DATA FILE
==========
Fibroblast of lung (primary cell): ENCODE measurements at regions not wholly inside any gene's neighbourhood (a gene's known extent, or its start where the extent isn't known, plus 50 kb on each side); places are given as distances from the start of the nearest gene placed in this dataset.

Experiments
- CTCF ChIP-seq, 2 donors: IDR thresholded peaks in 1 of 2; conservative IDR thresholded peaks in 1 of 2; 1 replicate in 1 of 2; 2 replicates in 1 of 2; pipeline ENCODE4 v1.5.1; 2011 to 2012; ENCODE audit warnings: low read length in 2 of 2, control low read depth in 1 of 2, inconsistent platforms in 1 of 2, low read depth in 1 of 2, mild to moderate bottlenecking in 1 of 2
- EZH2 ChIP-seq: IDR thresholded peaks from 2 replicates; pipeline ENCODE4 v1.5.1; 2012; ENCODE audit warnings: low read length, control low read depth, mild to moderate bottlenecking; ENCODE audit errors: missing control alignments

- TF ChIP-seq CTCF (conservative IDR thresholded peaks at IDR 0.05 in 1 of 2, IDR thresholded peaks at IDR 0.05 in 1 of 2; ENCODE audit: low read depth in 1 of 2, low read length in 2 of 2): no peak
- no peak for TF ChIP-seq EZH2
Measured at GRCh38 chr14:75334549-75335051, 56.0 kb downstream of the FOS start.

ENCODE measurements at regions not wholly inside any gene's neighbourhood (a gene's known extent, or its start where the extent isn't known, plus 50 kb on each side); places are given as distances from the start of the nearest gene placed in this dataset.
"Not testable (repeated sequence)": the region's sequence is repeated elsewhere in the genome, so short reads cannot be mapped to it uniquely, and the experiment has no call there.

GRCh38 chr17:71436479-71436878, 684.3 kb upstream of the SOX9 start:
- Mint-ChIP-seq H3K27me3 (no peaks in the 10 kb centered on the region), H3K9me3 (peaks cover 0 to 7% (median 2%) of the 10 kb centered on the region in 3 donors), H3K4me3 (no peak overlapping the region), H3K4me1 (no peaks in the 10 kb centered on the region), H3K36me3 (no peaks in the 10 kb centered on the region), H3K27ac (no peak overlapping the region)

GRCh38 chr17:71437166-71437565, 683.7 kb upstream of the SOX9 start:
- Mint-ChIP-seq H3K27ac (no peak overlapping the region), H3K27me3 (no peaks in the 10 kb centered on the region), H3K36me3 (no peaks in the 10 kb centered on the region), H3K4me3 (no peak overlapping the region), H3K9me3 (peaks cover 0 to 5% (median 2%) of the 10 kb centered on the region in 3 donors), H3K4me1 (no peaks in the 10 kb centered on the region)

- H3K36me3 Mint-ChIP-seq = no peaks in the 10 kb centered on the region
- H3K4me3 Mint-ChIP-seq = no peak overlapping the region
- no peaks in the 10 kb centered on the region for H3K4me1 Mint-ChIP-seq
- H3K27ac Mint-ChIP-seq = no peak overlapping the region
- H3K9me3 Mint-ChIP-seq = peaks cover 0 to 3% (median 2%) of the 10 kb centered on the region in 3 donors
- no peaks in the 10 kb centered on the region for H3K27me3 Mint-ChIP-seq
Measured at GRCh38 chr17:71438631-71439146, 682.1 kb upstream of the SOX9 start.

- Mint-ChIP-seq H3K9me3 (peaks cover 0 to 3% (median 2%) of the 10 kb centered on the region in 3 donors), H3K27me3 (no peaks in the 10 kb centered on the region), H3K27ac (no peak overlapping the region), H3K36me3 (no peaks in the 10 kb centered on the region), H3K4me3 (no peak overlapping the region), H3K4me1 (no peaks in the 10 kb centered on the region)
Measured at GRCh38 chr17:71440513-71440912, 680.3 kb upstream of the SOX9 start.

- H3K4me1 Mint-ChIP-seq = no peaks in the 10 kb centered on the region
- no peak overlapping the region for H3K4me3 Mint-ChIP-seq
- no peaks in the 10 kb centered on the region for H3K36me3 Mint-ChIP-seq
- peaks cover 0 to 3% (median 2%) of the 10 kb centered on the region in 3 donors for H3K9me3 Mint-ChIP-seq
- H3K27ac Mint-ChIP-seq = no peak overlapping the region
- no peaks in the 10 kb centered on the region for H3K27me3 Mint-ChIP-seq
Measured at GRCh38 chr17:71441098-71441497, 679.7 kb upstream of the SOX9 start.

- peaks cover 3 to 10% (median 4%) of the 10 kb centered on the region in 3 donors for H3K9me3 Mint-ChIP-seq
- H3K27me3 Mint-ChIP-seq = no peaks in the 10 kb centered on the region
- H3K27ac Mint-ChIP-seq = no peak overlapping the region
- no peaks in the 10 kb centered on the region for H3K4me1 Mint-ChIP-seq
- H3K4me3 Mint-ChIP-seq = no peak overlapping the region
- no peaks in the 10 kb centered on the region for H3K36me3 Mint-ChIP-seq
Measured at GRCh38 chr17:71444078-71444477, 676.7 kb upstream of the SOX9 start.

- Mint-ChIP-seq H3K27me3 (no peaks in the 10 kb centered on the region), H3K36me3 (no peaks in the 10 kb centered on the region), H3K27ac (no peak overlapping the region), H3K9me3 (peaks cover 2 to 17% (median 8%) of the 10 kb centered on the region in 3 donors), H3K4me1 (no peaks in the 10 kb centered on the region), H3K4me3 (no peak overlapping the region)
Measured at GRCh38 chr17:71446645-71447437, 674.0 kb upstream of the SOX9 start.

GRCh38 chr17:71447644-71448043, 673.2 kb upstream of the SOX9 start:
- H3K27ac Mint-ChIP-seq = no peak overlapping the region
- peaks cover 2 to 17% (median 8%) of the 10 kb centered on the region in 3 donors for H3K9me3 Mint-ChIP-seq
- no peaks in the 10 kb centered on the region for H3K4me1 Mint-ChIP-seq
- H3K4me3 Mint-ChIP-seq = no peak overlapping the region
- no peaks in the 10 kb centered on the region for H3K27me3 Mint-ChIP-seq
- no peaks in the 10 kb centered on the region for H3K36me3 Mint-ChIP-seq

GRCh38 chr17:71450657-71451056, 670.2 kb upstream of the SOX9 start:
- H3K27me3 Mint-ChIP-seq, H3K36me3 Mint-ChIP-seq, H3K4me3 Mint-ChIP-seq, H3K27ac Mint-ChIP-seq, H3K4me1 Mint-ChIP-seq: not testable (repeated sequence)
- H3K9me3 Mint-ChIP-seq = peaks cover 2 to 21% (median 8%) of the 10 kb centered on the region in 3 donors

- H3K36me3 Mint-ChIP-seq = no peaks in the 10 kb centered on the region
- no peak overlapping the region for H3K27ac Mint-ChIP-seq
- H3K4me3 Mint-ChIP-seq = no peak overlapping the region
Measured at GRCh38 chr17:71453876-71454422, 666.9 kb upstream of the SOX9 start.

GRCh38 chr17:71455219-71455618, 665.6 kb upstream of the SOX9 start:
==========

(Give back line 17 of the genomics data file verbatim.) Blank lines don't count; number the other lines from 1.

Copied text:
- H3K27ac Mint-ChIP-seq = no peak overlapping the region